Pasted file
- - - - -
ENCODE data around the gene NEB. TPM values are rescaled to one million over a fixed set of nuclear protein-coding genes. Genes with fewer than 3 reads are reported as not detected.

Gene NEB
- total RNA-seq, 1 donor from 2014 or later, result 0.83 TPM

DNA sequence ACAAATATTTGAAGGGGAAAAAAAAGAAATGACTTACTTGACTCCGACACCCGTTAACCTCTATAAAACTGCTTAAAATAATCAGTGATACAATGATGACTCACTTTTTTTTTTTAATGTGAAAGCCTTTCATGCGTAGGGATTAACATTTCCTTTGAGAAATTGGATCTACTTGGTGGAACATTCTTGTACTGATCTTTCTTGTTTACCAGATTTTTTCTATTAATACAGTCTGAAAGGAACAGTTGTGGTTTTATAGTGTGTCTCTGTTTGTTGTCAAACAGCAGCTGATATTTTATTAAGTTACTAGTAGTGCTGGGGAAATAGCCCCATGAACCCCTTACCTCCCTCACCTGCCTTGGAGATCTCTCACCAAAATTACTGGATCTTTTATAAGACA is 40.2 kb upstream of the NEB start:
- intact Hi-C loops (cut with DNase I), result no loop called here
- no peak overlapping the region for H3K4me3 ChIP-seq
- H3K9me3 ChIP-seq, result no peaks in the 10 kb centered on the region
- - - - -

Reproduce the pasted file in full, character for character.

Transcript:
ENCODE data around the gene NEB. TPM values are rescaled to one million over a fixed set of nuclear protein-coding genes. Genes with fewer than 3 reads are reported as not detected.

Gene NEB
- total RNA-seq, 1 donor from 2014 or later, result 0.83 TPM

DNA sequence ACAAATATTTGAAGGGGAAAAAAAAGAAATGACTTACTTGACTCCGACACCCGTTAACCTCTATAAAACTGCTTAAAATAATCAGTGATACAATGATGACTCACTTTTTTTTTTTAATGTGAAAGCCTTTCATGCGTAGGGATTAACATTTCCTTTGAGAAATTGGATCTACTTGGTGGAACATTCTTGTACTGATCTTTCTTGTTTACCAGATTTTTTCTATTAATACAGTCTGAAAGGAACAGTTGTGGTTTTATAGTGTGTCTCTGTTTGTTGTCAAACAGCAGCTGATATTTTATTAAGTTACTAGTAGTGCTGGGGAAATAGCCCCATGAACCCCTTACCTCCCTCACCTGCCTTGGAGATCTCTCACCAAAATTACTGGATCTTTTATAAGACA is 40.2 kb upstream of the NEB start:
- intact Hi-C loops (cut with DNase I), result no loop called here
- no peak overlapping the region for H3K4me3 ChIP-seq
- H3K9me3 ChIP-seq, result no peaks in the 10 kb centered on the region